Friday, May 13, 2005

thanks for visiting my blog, jerkface

It’s been harder to make friends in Australia than I thought it would be. I know the cultural differences between here and back home must seem insignificant to people like the Japanese guy I met this week. But they’re still noticeable enough that my fellow North Americans have noticed them too. For example, we North Americans are more likely to self-disclose personal information to a stranger than Australians, which can make people here seem a bit distant from my perspective.

I think I might have been clued into another difference this week. I was reading an article in the latest Adbusters about an Australian’s perspective on the torture of Iraqi prisoners. The author’s take was that the torture might seem kind of normal to Americans because humiliation was a part of North American culture – things like hazings, and just general joking put downs (of course, the author was clearly ignoring Australia’s parliament – that place is cut-throat). Indeed, some American commentators tried to brush off the torture as being no worse than a hazing. This is a weak defence in the first place, but even if taken at face value is an even weaker defence. This relates to my post a while ago about cultural differences, and how even seemingly universal motives like happiness are culture specific. Even if in America it would be okay to torture people because it’s just good college fun, that certainly doesn’t make it right to do so outside America where those values are unlikely to be shared, especially when inflicted by Crusaders.

Aside from the torture angle, this article made me realize how much of my interactions back home, especially with males, involve a lot of teasing and put downs. In that context, it’s understood (I think.....I hope) as good-natured and as a bonding gesture – you don’t tease people who you don’t like. I kind of understand now that I need to watch that here, that people may be confused if I try to tease them.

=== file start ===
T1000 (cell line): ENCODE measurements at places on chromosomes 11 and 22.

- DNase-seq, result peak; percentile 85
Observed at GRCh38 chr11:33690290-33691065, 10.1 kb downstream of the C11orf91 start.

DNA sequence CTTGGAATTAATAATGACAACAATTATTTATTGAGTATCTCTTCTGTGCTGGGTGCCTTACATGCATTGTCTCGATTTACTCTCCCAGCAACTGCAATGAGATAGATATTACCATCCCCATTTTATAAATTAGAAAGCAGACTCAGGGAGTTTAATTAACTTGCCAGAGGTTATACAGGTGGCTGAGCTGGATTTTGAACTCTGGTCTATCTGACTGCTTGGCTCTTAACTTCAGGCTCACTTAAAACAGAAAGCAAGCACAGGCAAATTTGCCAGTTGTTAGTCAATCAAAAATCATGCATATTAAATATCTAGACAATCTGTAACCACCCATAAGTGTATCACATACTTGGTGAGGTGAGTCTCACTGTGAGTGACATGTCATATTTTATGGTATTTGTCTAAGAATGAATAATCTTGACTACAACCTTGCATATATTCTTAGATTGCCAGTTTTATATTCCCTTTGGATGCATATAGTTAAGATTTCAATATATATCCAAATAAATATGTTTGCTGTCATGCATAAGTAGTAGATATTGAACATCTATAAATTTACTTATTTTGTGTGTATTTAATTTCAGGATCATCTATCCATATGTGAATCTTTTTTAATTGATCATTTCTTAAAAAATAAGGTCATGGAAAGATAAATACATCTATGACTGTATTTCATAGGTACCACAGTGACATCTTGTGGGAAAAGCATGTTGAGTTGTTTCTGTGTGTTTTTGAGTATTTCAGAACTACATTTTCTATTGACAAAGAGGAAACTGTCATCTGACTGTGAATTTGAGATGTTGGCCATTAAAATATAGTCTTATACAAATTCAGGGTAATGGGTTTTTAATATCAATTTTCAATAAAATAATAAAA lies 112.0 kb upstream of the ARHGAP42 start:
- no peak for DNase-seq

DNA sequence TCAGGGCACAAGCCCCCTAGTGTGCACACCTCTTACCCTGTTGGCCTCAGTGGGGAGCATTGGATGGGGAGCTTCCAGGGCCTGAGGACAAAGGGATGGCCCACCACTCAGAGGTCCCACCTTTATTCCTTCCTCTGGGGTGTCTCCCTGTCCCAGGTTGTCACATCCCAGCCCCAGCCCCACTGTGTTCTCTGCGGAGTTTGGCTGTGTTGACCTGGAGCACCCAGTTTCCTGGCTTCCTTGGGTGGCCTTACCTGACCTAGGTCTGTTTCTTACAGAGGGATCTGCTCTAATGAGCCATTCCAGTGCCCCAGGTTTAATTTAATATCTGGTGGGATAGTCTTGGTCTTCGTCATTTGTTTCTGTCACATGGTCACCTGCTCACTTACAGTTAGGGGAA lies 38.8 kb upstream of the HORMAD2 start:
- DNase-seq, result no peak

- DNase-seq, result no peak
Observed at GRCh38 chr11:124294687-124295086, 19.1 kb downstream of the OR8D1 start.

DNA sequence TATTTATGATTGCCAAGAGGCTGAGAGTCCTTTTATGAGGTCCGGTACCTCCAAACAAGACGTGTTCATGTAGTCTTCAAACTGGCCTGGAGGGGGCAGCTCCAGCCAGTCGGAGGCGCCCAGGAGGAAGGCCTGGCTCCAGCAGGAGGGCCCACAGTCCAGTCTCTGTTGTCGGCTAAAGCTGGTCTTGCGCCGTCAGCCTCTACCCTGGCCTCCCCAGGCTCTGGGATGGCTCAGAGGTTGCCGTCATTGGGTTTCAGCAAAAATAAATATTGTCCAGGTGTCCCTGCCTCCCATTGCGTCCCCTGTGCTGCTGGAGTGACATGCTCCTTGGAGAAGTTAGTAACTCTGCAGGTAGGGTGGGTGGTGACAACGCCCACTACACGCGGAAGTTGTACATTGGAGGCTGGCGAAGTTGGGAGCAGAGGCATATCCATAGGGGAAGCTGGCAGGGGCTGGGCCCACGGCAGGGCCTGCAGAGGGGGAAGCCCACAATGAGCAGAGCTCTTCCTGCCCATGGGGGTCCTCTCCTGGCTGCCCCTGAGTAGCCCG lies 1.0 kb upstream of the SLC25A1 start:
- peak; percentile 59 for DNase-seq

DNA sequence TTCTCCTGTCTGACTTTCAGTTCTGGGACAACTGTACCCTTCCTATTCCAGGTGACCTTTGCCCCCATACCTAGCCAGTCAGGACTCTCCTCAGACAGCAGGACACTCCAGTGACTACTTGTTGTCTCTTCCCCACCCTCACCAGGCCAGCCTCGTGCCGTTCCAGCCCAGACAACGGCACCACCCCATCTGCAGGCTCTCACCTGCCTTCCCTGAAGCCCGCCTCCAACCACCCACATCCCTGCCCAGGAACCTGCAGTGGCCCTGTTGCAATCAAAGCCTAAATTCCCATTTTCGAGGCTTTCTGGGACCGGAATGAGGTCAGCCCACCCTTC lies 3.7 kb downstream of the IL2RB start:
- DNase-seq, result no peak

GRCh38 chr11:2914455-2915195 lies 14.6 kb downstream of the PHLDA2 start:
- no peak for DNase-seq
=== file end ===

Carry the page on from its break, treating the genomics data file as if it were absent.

The Adbusters article, in fact the whole issue, was a good one on justifications for violence and non-violence in the push for social change. This was my last issue in the subscription, and I’m unsure whether to renew it. Adbusters really helped me open my eyes to a lot of things, but I’m getting tired of it in a very specific way. After you’ve read it for a number of years, you kind of get tired of the constant cry that change is just around the corner. I feel a lot of this is fuelled by young people who have recently come “on board” and really believe that if they can just get their message in mainstream media that people will be swayed by the beauty and justice of the arguments. This explanation doesn’t hold for Kalle Lasn – I really don’t know how he maintains his “victory is at hand” attitude after so many years of, well, not winning. Anyway, I support many of the ideals that Adbusters advocates, not because I think they will be implemented, but because they’re just morally right. In fact, those who know me well could make a strong case that I’d be more likely to support these ideals if they stay unpopular than if they become popular, what with my anticonformist streak. So, I dunno. Right now, I’m leaning toward renewing my subscription, if for no other reason than I like that my money would go toward some good shit-disturbing.